However, despite the daunting challenges, experts remain confident that the clean-energy transition is not derailed but merely experiencing a detour. Unlike past eras, renewable energy is now propelled by powerful momentum, with almost every electricity producer in the United States committed to going green at varying paces. Technological advancements have rendered renewables cost-competitive with fossil fuel plants in numerous states, even without government assistance. Industrial-scale batteries have solved the long-standing problem of renewable intermittency.
Private investments are another crucial force buttressing the industry during this turbulent period. Private-equity firms have poured a staggering $108 billion into new renewable energy and energy storage projects in the United States from August 2022 to August 2023, surpassing all publicly traded North American utilities and independent power producers combined.
Peter Gardett, the executive director of climate and clean-tech research at S&P Global Commodity Insights, emphasises that the clean-energy transition represents the first major industrial and technology investment cycle primarily occurring in opaque private markets. The long-term commitments of private-equity investors help stabilise the industry against short-term market volatility.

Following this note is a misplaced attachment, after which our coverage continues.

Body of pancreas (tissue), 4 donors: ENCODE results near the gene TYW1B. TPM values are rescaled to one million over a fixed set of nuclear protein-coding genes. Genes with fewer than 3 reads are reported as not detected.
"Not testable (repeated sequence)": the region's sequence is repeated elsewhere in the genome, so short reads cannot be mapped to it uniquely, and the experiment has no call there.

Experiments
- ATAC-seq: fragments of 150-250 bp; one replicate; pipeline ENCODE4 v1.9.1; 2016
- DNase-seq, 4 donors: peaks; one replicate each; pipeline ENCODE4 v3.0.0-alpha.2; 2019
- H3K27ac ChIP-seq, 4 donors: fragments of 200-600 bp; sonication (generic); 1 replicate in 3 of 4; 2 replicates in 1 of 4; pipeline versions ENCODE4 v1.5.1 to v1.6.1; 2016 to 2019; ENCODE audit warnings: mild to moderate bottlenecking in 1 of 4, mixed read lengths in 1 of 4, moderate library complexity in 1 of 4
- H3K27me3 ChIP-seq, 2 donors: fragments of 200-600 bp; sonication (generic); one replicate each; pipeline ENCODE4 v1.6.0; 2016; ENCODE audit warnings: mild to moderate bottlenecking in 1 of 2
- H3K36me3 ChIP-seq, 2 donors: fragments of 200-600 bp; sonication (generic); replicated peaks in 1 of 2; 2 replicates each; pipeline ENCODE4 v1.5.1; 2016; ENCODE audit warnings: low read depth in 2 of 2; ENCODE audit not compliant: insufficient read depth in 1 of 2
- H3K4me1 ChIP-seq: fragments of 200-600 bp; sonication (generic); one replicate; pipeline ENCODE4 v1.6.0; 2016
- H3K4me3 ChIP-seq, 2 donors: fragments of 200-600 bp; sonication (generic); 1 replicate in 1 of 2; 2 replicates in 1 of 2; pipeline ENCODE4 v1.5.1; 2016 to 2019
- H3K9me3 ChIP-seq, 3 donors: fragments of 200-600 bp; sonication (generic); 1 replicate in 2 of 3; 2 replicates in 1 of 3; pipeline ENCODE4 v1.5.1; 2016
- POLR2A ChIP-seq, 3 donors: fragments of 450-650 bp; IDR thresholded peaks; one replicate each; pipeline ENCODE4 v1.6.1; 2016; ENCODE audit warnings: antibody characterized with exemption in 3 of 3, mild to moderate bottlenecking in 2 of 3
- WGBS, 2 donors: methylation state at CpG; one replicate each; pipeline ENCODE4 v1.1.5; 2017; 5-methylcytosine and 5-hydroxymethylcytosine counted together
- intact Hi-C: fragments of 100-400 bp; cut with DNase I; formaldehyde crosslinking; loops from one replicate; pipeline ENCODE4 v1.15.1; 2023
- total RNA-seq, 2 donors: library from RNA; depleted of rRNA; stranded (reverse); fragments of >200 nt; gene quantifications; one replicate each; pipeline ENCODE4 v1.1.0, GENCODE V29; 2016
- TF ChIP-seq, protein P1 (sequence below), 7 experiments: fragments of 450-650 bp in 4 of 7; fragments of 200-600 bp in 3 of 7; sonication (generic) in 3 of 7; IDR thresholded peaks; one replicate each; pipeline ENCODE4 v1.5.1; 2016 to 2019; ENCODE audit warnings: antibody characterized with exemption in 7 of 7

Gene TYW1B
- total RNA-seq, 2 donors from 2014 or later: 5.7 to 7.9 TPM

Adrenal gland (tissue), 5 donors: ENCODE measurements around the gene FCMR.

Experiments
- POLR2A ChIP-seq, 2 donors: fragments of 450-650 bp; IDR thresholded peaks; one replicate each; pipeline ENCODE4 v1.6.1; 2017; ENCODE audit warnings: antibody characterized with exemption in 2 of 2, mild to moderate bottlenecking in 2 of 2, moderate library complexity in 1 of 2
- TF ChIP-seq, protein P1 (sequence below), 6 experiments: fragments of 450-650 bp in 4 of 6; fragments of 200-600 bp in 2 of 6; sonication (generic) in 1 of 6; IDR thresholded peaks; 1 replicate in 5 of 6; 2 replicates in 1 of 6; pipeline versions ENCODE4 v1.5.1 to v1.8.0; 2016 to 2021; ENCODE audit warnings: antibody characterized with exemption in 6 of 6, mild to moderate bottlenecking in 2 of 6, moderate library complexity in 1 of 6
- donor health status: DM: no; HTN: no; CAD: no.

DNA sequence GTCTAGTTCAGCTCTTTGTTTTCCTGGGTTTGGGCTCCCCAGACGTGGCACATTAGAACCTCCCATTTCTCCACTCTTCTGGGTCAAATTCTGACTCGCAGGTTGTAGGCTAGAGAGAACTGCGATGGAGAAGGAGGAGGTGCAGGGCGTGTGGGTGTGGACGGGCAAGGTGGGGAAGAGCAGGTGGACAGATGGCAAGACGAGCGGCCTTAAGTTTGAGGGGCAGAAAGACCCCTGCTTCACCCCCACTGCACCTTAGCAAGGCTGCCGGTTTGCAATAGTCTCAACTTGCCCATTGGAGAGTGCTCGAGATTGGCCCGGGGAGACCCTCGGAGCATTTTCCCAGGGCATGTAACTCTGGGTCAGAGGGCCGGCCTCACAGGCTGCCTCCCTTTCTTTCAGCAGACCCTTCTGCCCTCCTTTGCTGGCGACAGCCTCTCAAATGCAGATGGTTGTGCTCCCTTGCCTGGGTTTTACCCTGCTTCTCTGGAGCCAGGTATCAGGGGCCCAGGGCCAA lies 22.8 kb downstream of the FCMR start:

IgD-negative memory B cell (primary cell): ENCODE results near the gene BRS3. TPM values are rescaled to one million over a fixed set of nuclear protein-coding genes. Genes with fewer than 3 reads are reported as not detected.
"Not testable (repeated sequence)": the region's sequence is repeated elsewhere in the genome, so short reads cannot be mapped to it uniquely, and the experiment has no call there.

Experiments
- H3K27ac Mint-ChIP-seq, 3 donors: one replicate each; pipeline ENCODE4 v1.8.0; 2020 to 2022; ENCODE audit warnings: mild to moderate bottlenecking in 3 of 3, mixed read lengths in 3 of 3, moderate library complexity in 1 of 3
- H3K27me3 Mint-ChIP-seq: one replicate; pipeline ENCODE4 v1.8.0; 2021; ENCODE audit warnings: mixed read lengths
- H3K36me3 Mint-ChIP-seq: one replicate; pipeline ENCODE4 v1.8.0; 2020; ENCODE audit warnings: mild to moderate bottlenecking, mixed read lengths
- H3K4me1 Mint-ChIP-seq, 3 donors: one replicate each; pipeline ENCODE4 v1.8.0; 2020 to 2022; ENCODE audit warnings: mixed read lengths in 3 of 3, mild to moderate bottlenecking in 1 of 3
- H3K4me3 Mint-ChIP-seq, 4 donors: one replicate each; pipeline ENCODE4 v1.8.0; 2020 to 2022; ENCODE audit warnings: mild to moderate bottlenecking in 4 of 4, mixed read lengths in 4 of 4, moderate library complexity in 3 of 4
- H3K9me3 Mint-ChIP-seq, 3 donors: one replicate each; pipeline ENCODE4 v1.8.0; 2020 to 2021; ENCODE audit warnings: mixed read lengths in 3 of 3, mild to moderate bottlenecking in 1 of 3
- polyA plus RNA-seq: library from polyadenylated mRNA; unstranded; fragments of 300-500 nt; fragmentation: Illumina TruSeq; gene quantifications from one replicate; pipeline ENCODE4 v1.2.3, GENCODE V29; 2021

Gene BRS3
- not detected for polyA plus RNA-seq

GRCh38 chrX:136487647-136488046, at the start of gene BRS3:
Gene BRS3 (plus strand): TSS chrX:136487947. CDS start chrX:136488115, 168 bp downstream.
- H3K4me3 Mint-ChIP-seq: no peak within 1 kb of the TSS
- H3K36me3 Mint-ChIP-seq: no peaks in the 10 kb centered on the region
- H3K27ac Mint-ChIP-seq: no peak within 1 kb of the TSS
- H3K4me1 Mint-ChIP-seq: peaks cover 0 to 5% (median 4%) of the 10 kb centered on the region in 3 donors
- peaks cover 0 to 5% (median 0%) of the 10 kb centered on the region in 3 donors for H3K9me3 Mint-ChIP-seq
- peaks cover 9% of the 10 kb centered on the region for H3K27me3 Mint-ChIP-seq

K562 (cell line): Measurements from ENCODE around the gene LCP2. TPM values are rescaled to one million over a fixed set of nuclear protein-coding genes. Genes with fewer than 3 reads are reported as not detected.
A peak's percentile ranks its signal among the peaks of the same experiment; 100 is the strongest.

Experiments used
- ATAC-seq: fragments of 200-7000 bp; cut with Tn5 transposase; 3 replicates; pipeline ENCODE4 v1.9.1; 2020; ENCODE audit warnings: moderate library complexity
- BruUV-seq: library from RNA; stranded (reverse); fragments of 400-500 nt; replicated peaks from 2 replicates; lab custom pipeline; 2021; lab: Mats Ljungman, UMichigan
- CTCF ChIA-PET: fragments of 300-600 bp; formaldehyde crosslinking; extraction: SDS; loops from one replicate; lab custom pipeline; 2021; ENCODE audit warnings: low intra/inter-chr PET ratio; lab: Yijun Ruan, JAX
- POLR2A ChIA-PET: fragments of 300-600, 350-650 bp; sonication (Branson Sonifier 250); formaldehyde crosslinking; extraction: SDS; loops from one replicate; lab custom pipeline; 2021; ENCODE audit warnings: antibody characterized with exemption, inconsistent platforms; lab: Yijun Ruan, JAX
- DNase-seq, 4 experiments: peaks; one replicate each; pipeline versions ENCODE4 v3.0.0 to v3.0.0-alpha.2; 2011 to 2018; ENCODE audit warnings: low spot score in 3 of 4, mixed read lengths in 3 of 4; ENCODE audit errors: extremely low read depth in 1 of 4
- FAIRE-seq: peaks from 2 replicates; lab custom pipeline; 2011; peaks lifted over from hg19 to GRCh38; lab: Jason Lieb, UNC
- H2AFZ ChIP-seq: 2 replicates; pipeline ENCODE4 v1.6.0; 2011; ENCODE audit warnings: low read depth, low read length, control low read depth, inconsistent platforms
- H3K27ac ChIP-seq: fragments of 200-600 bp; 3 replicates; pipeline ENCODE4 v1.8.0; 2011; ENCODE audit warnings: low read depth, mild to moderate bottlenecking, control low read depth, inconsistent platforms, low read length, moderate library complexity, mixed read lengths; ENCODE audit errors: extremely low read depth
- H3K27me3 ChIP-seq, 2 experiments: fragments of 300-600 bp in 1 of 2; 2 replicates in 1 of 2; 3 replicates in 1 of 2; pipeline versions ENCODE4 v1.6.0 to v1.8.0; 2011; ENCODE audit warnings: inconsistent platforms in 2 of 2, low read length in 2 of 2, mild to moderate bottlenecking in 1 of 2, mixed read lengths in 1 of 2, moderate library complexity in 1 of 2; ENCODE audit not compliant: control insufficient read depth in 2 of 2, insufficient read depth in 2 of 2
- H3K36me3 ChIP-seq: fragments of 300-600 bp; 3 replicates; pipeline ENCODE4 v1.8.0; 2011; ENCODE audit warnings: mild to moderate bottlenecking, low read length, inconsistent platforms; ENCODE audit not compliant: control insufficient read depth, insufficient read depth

For individual investors without access to private funds, opportunities still exist in publicly traded clean-energy stocks, particularly among large utility companies deeply committed to renewables. Companies like AES and NextEra, with strong portfolios of long-term contracts, are better positioned to withstand the current challenges and offer stability in uncertain times.
The current clean-energy stock woes are chiefly attributed to surging interest rates, which have disrupted project financing and dampened customer demand. For example, the rooftop solar industry has witnessed a decline in installations as homeowners grow wary of financing projects amid rising interest costs. Changes in rules and subsidies in various states have further complicated the situation for residential solar companies.